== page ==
But not everyone has the right contacts from the get-go. Often, we start in a vacuum and we need to work hard to network and meet useful contacts. This work can become disheartening quickly. It is difficult to meet important (and often busy) people. It is also demoralising if you see other artists getting opportunities that you don’t have because they run in the same circles as these important people.
I have seen countless of artists who begrudge their whole industry because they believe it’s just a “friends help friends” world. They think that they’ll never get a chance to show their work because they don’t know the right person. They think that others have an unfair advantage, and that they’ll never catch up.
I don’t agree with this limiting belief. Networking is a skill that you can learn. Similarly as sales and marketing, you can become very good at finding the right event, meeting the right people and getting what you want from them. It takes time and work, but it is possible to achieve. And yes, it is unfair that other artists don’t have to put the same amount of work because they already have the network they need. But you can’t change that. The only thing you can change is yourself.
So if this is your mindset, I advise you to brush up your socialising skills, learn to network efficiently, research who would be susceptible to help your career and attend events where they would be. Prove to yourself that you can establish your own connections, and get your work out there!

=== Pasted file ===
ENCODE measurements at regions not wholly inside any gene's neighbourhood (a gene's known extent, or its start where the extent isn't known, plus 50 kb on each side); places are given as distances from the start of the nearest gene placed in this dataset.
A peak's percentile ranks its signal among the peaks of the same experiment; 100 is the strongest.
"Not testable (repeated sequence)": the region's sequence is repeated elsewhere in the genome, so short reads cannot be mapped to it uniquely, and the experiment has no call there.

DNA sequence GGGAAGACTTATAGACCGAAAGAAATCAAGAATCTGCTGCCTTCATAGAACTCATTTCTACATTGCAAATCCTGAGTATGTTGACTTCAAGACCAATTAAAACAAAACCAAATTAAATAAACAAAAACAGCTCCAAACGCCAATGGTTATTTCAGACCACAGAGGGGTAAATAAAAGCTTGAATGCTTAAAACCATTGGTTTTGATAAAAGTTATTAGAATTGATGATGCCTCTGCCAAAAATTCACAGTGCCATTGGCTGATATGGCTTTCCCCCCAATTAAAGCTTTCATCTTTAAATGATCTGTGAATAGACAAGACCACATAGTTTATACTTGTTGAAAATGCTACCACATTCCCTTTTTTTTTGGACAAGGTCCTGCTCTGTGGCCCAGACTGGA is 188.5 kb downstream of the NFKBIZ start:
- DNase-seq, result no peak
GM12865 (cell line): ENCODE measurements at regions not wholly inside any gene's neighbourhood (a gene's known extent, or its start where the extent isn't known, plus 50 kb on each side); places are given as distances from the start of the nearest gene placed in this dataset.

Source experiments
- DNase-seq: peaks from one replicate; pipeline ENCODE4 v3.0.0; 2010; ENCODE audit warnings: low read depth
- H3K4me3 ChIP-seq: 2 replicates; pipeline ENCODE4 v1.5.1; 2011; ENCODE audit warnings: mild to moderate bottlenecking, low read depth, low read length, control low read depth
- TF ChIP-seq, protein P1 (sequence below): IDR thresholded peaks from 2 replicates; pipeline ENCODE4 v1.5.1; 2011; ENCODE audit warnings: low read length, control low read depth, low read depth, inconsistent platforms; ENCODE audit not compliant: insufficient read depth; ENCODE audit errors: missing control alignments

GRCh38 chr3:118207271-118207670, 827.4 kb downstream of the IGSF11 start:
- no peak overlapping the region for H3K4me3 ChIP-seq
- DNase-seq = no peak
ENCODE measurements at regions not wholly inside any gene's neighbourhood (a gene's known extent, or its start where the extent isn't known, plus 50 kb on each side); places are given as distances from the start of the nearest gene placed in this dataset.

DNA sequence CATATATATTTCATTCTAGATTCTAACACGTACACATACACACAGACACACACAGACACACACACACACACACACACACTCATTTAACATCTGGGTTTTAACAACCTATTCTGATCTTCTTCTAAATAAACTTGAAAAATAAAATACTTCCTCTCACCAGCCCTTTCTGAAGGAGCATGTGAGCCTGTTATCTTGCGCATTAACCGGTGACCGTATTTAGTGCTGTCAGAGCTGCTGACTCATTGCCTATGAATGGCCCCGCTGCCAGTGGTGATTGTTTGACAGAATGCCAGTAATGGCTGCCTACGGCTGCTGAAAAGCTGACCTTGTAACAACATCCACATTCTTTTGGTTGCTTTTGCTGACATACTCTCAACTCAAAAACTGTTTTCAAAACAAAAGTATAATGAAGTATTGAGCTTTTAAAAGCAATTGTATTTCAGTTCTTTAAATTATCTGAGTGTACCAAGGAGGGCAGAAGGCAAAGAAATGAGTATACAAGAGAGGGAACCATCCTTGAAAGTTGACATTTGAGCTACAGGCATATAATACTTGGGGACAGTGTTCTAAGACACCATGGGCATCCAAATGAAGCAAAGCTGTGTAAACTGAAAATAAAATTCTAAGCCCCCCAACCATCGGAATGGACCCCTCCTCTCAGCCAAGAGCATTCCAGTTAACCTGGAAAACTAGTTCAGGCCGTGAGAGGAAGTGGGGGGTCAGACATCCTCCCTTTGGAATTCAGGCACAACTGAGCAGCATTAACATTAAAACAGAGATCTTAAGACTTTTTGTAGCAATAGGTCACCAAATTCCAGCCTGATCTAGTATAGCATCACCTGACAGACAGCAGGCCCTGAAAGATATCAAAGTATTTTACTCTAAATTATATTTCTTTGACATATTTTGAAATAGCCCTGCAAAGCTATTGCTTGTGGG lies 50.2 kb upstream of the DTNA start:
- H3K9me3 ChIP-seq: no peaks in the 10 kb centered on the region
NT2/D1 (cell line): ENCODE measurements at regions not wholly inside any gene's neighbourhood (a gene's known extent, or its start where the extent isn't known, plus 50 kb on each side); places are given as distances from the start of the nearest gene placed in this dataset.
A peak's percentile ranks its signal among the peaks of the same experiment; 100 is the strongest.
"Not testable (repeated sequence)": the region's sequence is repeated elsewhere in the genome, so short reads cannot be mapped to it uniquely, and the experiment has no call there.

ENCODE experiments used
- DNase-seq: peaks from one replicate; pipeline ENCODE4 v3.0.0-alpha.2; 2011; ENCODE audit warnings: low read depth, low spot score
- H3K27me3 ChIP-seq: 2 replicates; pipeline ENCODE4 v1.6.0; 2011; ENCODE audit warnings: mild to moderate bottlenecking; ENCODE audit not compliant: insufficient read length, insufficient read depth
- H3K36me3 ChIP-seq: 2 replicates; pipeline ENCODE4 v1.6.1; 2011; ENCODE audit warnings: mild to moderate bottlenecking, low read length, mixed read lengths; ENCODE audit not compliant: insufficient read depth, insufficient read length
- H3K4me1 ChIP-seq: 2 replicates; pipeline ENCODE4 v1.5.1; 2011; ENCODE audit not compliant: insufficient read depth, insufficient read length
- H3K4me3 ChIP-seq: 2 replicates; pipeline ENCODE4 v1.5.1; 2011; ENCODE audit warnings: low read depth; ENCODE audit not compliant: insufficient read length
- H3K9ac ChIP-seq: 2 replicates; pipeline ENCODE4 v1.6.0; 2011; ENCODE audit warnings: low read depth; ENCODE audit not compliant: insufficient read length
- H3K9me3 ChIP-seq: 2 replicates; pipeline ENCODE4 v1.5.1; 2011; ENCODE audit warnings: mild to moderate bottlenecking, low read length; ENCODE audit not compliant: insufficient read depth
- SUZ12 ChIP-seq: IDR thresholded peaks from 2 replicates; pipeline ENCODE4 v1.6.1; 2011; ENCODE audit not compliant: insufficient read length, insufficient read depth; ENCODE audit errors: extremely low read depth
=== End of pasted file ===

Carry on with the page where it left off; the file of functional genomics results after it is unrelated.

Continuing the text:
The “I Need To Suffer To Be Good” Mindset
If you have ever read my books, you know that I have a big pet peeve: the tortured artist. Otherwise called “poet audit”, this stereotype dictates that anyone who is creative is also tortured with mental illness, various addictions or destructive behaviours. Worse: it is seen as a “good” thing to be tortured, as it somehow makes our art better.
This particular mindset is extremely dangerous because it implies that unless you have demons, you can’t be a successful artist. And that you shouldn’t try to solve your mental health problems unless you want to lose your inspiration. This has led to centuries of miserable artists and far too many deaths as a result. And yet, a lot of us still believe that we need to revel in darkness to produce our best work.
To this, I say: NO! You don’t need to suffer to be a good artist. Your muse does not simply go away when you work on your issues, whether they are linked to mental health or other problems. Yes, your work might change, but it doesn’t mean that it will be less good. It just means than when you feel better, your inspiration might come from different things.
If this is your mindset, I invite you to examine why you think this way. Are you punishing yourself for any reason? Do you genuinely think that your work would be worse if you worked on yourself, if you were happier?
The way you think about your art and your artistic career in general will influence greatly the level of success you’ll have. Watch out for toxic and limiting beliefs, as they will hinder you more than any other obstacle.
And don’t forget that you are not alone in this game. Plenty of other artists are facing the same challenges and problems, so don’t hesitate to share your struggles!
Céline is an author and podcaster passionate about helping fellow artists reach their potential and live a happy, balanced life.